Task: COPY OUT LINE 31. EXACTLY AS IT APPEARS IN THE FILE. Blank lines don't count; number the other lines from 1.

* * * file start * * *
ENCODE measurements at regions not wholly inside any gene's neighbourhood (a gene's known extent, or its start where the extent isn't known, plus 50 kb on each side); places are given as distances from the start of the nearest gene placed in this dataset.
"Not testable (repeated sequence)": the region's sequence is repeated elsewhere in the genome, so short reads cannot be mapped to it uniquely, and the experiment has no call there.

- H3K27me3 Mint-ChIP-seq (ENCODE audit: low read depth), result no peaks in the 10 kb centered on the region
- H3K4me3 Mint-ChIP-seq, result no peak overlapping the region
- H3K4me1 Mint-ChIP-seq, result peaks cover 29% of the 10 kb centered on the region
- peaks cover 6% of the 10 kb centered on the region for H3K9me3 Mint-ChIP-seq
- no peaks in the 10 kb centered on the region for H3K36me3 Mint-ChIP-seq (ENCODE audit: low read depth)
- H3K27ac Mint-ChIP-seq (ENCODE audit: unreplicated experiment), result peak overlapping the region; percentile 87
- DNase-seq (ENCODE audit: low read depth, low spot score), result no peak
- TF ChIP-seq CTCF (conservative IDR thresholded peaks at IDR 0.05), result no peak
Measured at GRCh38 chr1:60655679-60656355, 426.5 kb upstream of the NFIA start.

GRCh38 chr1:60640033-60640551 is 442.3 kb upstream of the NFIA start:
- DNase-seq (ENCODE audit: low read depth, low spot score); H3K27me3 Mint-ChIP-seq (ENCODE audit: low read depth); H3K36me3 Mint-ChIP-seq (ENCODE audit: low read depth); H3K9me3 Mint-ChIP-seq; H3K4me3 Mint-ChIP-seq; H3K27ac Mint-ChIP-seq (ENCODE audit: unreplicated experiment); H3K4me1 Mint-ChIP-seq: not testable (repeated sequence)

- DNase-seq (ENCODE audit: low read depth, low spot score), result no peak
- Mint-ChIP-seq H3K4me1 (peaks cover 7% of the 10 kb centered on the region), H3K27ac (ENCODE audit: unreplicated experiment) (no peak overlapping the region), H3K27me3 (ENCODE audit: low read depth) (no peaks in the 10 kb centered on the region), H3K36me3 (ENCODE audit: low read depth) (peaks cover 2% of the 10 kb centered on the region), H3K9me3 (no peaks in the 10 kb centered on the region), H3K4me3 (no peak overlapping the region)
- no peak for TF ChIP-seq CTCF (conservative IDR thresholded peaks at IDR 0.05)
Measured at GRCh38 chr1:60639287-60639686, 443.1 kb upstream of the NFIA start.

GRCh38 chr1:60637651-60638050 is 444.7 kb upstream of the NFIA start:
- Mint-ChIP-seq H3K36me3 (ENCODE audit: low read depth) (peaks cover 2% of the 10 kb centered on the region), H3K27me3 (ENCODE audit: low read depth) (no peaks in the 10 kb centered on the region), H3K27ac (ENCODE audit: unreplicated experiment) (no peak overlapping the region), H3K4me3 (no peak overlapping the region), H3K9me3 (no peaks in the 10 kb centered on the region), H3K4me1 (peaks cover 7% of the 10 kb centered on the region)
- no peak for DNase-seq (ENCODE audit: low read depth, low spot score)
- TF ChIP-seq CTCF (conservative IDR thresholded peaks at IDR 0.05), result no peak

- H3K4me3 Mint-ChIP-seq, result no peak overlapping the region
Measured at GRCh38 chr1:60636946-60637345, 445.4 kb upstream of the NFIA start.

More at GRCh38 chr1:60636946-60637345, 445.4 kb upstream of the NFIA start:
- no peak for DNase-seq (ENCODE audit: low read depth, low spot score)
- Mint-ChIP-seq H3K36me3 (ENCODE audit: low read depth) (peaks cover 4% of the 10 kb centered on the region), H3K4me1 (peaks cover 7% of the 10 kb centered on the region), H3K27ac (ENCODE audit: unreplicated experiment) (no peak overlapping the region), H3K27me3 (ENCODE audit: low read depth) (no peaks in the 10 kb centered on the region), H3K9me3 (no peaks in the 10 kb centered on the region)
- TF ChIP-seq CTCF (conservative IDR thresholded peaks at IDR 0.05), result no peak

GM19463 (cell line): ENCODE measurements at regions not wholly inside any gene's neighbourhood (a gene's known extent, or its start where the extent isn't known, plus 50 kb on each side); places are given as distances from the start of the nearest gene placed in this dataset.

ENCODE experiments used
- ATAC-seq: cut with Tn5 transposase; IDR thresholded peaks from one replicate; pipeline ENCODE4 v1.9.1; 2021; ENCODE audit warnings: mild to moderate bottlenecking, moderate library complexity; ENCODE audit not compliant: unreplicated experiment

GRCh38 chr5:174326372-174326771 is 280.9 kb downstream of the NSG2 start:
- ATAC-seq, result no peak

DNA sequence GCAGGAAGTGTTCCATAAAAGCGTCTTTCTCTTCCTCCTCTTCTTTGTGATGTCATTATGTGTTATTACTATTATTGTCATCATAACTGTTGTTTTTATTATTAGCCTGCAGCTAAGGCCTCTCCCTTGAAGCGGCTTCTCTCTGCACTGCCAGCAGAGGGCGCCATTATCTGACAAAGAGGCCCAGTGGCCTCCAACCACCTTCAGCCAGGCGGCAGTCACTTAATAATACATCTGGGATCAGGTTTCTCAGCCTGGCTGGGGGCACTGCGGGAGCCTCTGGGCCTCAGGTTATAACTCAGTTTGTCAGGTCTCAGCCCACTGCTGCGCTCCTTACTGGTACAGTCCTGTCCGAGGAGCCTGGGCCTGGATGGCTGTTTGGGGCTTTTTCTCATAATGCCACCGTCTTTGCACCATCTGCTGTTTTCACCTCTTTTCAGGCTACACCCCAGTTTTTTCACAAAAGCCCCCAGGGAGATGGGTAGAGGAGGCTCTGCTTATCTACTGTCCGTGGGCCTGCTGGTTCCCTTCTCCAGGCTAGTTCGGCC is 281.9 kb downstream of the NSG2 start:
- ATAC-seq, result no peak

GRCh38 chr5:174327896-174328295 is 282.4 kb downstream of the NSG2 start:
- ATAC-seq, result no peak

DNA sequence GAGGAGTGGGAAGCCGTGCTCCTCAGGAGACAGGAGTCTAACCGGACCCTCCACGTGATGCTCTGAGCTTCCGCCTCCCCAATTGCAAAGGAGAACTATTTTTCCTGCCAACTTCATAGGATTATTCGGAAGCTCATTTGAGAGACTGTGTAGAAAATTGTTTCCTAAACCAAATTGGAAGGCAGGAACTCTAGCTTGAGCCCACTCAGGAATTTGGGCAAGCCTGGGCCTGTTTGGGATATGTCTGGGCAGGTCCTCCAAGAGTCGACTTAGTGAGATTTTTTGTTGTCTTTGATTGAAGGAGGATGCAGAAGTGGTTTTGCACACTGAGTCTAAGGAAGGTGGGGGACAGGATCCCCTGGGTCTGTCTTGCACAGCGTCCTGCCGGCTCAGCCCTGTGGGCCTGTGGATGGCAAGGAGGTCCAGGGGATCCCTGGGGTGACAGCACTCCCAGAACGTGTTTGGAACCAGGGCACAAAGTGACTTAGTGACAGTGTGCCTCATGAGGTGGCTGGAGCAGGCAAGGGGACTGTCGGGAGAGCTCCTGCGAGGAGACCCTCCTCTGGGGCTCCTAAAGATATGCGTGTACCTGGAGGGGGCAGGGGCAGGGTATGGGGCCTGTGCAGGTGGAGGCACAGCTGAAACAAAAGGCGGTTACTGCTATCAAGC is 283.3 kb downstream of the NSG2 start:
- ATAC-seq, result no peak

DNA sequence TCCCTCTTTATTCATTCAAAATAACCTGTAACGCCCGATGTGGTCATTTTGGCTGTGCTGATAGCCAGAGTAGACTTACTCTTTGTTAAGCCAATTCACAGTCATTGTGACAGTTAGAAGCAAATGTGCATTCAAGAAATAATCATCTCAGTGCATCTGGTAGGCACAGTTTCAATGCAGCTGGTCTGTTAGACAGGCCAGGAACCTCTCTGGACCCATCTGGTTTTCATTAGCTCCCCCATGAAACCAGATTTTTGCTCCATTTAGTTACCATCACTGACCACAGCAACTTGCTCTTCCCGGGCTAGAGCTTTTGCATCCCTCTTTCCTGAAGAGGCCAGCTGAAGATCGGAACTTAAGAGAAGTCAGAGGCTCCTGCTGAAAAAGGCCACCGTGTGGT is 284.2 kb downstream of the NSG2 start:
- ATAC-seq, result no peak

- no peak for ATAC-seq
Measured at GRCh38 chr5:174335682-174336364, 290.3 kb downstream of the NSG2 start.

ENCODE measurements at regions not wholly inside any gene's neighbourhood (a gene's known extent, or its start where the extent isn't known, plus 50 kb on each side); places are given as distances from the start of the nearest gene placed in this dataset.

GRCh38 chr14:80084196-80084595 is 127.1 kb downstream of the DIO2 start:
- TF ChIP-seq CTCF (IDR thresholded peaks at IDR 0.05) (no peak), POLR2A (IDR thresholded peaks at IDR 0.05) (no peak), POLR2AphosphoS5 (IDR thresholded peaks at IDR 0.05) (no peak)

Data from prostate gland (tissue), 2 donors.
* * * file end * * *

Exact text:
GRCh38 chr5:174326372-174326771 is 280.9 kb downstream of the NSG2 start: